As conference tournament across the Midwest and Southeast were going through delay after delay last week, the inaugural Pac-12 tourney went off without a weather hitch. That’s the desert in late May for you.
It will be a completely different story this weekend when Arizona plays in the NCAA Tournament. Gone will be the hot, dry conditions of Tucson and Scottsdale, replaced instead by the sticky, stormy climate of south Florida for the Coral Gables Regional,
“Typical Miami weather,” Arizona coach Chip Hale said Monday. “We’re gonna have to deal with some rain showers during games, maybe some delays and stuff like that. That’ll be a little different for us. We haven’t seen that for a while.”
It could be more than just “showers.” The National Hurricane Center is forecasting the potential for a tropical depression or tropical storm to form in the Gulf of Mexico and head toward Florida this weekend. It may include the remnants of Hurricane Agatha, which on Monday became the second-strongest hurricane to hit the Pacific coast of Mexico since 1949.
2 PM EDT Tuesday May 31: A low pressure area is forecast to form near the Yucatan Peninsula in a couple of days. There is a high chance of this system becoming a tropical depression as it moves northeastward over the northwestern Caribbean Sea and southeastern Gulf of Mexico. pic.twitter.com/hCjC8gEn97— National Hurricane Center (@NHC_Atlantic) May 31, 2022
Hurricane season officially begins Wednesday, and if this activity develops into an official named storm it would be called Alex, the first of the Atlantic season. Fitting for a regional set to be played at Alex Rodriguez Park.
Inclement weather is a mainstay in Florida, yet Miami—which as the No. 6 national seed is hosting this regional—didn’t have any of its 36 home games this season postponed. Some games had delays, but all were completed. Apparently the drainage under the natural grass surface is top-notch.
“It’s kind of cool, it’ll rain for three hours and you’ll play 30 minutes later,” said UA catcher Daniel Susac, who played in similar conditions last summer with Team USA on a tour through parks in the Appalachian League. “I think if it rained for three hours here we’d be out for like three days. I think those fields are built to take it, so when you see the weather forecast, it says thunderstorms, they don’t really panic about it.”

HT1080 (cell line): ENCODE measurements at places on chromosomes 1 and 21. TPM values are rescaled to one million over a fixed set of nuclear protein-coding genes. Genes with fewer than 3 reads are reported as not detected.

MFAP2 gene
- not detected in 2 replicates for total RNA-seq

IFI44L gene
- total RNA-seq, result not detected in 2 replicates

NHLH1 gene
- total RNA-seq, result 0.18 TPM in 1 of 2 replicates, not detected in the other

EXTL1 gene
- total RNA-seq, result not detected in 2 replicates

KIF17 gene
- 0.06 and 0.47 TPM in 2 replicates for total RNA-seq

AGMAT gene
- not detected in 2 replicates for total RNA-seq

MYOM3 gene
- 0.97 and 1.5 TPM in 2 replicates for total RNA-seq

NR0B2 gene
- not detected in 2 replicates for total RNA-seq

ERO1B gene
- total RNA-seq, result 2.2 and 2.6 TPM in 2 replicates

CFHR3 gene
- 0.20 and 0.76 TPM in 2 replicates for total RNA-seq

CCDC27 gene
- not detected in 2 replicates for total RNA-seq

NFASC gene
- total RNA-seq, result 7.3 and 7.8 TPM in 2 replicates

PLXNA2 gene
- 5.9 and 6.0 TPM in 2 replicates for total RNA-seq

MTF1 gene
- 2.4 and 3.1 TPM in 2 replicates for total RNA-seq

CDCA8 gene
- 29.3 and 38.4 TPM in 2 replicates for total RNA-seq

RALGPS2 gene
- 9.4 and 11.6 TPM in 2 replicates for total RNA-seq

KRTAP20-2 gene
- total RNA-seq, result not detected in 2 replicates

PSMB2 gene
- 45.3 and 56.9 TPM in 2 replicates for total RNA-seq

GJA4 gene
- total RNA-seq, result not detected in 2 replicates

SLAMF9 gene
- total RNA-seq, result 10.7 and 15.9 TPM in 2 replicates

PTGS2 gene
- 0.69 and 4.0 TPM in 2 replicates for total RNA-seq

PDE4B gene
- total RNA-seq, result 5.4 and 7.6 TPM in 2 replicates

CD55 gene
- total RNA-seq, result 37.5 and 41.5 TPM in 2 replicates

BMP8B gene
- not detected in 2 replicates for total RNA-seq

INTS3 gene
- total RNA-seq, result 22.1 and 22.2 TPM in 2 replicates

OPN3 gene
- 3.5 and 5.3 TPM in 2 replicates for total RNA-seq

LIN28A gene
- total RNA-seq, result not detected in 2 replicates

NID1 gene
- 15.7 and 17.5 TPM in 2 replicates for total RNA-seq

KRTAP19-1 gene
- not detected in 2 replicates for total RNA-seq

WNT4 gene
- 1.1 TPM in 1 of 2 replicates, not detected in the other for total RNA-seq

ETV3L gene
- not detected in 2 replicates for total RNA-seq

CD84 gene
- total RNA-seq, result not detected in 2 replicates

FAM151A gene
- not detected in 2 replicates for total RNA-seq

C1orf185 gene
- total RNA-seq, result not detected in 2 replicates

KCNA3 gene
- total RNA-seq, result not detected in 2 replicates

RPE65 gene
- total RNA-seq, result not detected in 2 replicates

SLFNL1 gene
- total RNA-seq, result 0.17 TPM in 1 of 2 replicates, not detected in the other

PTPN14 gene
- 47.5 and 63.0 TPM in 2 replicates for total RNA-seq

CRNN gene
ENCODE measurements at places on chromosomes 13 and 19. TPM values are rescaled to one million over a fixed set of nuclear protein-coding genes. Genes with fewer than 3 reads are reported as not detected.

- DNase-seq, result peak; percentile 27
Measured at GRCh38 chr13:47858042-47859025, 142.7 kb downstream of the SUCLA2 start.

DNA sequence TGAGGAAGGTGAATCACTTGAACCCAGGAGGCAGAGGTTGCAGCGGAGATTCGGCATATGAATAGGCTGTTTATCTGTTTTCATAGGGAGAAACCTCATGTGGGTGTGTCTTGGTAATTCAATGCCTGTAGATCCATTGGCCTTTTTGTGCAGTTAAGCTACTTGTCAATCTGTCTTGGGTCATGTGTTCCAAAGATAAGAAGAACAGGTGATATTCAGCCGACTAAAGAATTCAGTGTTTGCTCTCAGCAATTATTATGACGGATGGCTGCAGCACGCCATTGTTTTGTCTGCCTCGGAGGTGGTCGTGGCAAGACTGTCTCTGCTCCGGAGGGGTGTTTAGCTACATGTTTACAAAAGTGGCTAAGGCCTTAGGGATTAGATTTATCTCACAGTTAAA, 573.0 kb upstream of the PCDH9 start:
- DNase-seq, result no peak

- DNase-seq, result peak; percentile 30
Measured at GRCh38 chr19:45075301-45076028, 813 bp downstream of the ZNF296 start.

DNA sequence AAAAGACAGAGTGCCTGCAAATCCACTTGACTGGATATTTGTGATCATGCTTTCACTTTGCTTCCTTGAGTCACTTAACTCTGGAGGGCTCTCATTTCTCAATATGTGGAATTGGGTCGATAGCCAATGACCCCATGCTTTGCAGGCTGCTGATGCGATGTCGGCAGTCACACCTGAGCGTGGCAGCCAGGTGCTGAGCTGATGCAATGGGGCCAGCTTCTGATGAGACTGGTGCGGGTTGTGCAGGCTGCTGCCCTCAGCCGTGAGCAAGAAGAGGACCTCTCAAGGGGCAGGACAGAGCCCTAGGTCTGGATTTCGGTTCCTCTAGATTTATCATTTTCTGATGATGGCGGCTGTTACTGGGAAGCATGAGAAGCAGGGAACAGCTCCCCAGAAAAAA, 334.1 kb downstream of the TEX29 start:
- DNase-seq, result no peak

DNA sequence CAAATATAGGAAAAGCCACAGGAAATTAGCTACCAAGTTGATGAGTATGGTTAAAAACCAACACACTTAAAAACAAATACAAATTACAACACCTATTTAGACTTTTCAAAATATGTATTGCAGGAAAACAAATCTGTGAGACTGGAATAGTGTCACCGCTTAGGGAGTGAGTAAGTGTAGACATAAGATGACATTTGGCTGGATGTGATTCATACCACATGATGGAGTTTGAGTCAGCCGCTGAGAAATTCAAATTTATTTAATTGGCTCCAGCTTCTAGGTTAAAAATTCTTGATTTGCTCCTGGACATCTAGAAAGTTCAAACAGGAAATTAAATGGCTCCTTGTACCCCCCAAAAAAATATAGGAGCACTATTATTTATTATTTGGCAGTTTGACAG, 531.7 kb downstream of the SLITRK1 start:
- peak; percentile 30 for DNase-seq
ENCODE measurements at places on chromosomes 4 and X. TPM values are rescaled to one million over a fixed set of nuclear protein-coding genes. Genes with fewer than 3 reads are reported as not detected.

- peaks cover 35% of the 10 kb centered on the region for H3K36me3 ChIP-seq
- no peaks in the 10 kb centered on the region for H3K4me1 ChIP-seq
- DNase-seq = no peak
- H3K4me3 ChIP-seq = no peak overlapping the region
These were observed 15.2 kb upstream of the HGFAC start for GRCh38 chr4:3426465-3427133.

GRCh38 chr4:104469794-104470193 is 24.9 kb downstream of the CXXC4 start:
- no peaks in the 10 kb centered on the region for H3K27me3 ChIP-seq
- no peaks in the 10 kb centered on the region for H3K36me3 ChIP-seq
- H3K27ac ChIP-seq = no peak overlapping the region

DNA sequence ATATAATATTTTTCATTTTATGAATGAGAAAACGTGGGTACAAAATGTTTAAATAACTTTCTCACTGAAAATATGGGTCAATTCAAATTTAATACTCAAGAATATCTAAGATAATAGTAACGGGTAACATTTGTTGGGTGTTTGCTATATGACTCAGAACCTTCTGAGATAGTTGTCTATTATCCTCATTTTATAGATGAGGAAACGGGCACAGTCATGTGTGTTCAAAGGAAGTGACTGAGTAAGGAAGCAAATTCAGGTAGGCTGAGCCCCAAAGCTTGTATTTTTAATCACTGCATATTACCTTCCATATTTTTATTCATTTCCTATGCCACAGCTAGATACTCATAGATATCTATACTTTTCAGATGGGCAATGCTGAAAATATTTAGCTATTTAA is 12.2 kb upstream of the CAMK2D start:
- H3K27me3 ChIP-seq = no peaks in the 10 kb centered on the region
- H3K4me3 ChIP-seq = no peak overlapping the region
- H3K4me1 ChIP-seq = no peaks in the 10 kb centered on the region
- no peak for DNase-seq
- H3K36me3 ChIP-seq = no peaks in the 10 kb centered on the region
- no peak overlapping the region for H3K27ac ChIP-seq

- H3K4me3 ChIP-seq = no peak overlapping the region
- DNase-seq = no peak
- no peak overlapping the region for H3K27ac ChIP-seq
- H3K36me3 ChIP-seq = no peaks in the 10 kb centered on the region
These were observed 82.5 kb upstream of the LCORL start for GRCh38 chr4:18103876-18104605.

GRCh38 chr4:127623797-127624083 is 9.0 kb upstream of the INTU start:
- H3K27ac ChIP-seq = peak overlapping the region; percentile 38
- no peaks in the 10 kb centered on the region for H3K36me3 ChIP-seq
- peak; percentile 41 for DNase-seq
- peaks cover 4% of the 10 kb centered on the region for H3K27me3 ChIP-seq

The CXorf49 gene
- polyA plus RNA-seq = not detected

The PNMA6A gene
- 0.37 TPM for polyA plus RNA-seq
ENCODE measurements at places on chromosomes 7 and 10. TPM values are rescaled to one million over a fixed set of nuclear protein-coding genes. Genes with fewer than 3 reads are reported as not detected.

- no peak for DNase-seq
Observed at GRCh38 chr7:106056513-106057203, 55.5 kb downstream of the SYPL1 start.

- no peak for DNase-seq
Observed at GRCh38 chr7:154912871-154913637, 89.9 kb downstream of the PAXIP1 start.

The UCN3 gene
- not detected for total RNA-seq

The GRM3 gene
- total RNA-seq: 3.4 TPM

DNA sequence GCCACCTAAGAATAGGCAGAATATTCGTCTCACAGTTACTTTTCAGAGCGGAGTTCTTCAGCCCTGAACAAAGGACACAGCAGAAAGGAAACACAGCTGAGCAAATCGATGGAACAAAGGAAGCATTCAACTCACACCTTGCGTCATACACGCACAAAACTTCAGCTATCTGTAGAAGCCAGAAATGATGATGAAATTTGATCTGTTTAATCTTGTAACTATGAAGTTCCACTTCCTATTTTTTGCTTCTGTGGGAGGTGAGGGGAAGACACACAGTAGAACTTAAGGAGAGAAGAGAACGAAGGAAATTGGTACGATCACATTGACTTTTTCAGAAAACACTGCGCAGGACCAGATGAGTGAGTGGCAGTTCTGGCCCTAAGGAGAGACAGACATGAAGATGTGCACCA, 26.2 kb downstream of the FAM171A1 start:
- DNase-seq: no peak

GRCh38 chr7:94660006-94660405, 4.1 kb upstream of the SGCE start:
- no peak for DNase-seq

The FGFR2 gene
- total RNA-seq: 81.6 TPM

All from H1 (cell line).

Likely in anticipation of weather delays, the start times for Friday’s first two games are seven hours apart. Miami and Canisius are scheduled to get underway at 12 p.m. ET (9 a.m. PT), with Arizona and Ole Miss set for a 7 p.m. ET (4 p.m. ET) first pitch.
Regardless of whether the weather causes interruptions to play, the humidity will be ever present. Friday’s forecast calls for a high of 82, a low of 76 and 82 percent humidity.
“I never had a problem with humidity,” Susac said. “The only thing is, my batting gloves will get a little wet, but you just put some pine tar on them.”
Left-handed pitcher Garrett Irvin, who will get the start for Arizona, said after the intense heat of last week in Scottsdale he’s actually welcoming something different.
“I think it’ll make you sweat more, but it’s not like Scottsdale where, obviously it’s dry heat, so I just feel hot and I’m sweating a lot,” he said. “There it’s kind of, you’re just sweating a lot. Besides the rain, I think it’s still like 75, 80. So it’ll be It’ll be good if the if the rain clears up.”